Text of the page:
• 27. Generate Candidate Models • Map learned semantic types to nodes in graph G – There might be multiple mappings • Compute Steiner tree (minimal tree) for each mapping Mapping 3 name Organization worksFor {s1} {s1} bornIn Org.name state {s1} City State {s1,s2} Person name {s1} {s1,s2} name {s1} birthdate City.name Person.name {s1,s2} Place.postalCode S4 = postalCodeLookup name ceo Organization 17.94 name Event isPartOf postalCode 26 Place.postalCode state) Place State {s3} name {s3} Person.name 17.94 {s3} name {s3} {s3} name Org.name 17.94 17.94 isPartOf City Person isPartOf location location location {s3} ceo {s3} 17.94 organizer 18 17.94 city, State.name 17 location (zipcode, State.name 17 worksFor Person.birthdate organizer 18 City.name isPartOf isPartOf State.name City.name
  • 28. Generate Candidate Models • Map learned semantic types to nodes in graph G – There might be multiple mappings • Compute Steiner tree (minimal tree) for each mapping Mapping 4 name Organization worksFor {s1} {s1} bornIn Org.name state {s1} City State {s1,s2} Person name {s1} {s1,s2} name {s1} birthdate City.name Person.name {s1,s2} Place.postalCode S4 = postalCodeLookup name ceo Organization 17.94 name 27 Place.postalCode state) isPartOf location isPartOf location 17.94 Place 17.94 {s3} State {s3} {s3} name {s3} name Org.name name {s3} Person.name 17.94 isPartOf City Person Event postalCode location {s3} ceo {s3} 17.94 organizer 18 17.94 city, State.name 17 location (zipcode, State.name 17 worksFor Person.birthdate organizer 18 City.name isPartOf isPartOf State.name City.name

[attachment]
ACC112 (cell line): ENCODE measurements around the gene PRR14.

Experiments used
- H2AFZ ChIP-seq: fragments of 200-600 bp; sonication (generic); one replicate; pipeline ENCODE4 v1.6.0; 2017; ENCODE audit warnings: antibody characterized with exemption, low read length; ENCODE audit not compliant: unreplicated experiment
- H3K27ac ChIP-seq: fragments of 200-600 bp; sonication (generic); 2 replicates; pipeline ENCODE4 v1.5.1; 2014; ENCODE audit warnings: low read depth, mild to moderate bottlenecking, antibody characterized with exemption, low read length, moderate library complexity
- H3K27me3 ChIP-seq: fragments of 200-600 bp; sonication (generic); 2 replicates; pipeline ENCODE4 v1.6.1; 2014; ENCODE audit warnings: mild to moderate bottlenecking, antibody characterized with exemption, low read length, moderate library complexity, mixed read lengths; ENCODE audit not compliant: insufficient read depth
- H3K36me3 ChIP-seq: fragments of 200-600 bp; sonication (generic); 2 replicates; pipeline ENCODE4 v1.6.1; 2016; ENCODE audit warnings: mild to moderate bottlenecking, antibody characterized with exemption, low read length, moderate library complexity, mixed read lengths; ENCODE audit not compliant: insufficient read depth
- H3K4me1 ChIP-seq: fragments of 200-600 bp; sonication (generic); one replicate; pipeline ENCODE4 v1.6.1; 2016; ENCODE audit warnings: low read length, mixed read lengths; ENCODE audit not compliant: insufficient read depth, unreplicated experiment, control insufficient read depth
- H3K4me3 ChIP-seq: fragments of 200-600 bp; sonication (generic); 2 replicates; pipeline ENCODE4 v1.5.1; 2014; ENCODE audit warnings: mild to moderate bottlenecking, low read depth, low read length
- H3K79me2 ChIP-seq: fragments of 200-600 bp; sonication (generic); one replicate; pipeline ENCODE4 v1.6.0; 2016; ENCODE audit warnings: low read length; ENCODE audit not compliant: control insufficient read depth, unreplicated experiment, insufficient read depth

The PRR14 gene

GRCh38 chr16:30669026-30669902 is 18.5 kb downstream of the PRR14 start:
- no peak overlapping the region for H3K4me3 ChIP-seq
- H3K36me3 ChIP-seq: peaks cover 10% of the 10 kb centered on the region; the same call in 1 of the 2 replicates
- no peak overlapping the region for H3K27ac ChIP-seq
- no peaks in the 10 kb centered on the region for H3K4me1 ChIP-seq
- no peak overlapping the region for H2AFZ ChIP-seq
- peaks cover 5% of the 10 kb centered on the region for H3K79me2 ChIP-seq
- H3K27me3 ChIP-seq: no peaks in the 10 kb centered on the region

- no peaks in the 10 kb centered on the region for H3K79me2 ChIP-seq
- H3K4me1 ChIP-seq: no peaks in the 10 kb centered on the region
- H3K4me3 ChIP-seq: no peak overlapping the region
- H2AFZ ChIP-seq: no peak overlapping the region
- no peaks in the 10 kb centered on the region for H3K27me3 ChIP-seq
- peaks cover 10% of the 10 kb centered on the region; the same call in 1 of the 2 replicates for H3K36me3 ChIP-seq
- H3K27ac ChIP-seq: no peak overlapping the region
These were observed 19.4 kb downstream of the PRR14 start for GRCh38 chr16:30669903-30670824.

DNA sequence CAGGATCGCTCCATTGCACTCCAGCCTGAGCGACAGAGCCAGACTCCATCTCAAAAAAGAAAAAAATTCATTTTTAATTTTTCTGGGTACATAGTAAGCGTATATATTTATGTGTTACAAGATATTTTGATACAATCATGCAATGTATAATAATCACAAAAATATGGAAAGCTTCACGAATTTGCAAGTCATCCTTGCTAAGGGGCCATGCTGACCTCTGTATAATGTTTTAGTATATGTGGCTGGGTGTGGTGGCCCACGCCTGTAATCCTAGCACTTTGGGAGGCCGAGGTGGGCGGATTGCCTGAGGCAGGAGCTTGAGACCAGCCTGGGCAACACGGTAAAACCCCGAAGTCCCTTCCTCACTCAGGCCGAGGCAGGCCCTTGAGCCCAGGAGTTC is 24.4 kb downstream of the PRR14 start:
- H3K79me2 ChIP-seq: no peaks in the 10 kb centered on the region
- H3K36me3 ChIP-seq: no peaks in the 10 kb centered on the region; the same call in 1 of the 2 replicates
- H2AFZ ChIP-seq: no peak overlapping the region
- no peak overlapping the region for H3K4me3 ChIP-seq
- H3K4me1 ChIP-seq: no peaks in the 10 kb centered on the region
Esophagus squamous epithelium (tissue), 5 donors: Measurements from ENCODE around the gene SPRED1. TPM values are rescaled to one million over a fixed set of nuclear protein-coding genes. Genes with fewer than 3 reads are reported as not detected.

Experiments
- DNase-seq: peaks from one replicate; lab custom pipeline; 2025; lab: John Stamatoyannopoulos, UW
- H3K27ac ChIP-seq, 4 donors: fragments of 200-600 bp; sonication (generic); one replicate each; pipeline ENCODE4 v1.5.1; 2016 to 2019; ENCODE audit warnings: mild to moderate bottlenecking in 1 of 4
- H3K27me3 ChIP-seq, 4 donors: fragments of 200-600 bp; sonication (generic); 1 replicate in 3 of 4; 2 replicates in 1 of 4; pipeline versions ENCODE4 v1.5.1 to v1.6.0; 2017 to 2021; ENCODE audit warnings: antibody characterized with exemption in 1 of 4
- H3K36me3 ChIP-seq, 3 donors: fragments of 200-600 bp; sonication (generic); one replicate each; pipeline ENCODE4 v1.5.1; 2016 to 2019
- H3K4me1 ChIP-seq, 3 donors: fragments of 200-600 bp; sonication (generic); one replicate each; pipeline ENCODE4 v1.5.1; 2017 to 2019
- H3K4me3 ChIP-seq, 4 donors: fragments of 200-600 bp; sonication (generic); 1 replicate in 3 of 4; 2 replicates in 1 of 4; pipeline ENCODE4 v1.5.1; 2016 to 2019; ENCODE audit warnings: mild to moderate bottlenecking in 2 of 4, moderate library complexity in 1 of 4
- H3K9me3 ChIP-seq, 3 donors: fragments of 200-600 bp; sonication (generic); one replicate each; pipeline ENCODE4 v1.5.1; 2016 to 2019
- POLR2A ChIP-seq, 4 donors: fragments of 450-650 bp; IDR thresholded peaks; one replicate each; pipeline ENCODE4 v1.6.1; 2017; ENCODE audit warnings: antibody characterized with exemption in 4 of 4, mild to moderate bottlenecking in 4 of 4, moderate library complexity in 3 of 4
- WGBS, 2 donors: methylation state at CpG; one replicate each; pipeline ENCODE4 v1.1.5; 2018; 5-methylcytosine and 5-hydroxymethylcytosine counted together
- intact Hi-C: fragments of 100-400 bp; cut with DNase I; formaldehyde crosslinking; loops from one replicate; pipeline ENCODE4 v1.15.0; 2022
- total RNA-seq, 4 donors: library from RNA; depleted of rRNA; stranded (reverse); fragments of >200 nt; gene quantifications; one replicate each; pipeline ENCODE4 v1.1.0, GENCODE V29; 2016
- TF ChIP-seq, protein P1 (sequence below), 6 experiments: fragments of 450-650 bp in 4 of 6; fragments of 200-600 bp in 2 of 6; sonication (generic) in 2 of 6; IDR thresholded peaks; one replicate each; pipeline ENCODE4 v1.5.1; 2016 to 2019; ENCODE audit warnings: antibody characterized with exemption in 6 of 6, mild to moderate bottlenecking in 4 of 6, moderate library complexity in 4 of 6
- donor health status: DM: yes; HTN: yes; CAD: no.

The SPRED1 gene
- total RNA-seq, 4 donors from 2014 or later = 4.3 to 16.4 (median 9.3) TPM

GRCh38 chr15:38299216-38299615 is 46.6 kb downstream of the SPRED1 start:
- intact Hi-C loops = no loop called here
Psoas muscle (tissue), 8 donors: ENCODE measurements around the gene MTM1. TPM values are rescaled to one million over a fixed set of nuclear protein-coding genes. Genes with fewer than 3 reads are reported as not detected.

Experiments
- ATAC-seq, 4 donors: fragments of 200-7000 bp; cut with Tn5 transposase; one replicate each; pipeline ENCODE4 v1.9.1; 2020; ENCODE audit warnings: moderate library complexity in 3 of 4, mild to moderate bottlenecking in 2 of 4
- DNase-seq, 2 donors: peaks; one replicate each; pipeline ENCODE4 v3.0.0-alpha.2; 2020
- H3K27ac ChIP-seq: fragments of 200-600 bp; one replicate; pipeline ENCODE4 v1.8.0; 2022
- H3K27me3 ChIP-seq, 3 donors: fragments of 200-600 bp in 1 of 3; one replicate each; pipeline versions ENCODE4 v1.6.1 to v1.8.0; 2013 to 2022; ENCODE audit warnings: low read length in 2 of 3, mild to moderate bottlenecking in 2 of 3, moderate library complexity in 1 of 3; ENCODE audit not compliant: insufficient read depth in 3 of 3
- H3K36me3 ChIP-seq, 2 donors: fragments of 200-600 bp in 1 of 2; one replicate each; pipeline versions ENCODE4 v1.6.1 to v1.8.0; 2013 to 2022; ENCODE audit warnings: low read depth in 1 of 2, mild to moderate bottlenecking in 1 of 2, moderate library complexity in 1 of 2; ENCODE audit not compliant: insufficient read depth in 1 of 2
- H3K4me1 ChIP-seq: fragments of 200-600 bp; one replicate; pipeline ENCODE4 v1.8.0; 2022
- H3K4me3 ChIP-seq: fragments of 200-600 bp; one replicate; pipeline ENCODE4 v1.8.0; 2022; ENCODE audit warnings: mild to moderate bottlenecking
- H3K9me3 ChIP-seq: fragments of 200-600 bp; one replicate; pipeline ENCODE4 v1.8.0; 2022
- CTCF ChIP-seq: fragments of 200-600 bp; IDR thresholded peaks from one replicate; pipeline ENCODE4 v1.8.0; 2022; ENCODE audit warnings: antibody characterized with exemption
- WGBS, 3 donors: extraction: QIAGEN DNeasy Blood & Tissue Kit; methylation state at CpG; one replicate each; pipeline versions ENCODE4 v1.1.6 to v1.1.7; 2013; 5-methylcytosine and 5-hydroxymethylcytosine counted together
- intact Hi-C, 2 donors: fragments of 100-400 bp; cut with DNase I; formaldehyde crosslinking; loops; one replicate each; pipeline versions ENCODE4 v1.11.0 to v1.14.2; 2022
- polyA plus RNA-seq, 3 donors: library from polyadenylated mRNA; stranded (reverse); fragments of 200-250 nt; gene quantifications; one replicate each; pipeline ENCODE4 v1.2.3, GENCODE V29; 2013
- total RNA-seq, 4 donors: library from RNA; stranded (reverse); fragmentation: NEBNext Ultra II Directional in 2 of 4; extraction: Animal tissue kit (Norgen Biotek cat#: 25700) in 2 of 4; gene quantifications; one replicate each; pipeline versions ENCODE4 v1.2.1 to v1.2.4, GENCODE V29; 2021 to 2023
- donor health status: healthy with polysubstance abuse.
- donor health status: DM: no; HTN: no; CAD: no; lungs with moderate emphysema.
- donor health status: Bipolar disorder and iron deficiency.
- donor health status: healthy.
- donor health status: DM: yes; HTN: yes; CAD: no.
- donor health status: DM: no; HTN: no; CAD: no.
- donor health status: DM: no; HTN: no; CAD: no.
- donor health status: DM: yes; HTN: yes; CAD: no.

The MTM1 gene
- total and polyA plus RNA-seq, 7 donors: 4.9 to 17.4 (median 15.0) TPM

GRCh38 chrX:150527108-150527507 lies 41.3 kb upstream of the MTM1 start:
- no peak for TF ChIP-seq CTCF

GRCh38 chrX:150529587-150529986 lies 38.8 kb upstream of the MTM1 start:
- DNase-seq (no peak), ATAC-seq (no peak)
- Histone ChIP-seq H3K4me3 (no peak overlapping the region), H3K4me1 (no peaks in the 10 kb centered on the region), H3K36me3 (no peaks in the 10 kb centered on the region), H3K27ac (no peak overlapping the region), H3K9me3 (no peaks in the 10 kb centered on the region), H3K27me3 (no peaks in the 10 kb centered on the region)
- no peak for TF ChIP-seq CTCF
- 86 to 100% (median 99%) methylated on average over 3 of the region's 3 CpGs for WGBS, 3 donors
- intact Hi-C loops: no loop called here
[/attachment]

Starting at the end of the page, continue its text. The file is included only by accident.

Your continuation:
• 29. Generate Candidate Models • Map learned semantic types to nodes in graph G – There might be multiple mappings • Compute Steiner tree (minimal tree) for each mapping Mapping 4 name Organization worksFor {s1} {s1} bornIn Org.name state {s1} City State {s1,s2} Person name {s1} {s1,s2} name {s1} birthdate City.name Person.name {s1,s2} Place.postalCode S4 = postalCodeLookup name ceo Organization 17.94 name 28 Place.postalCode state) isPartOf location isPartOf 17.94 Place name {s3} Person.name 17.94 17.94 {s3} State {s3} Org.name location isPartOf City Person Event postalCode location {s3} ceo {s3} 17.94 organizer 18 17.94 city, State.name 17 location (zipcode, State.name 17 worksFor Person.birthdate organizer 18 City.name isPartOf isPartOf name {s3} {s3} name State.name City.name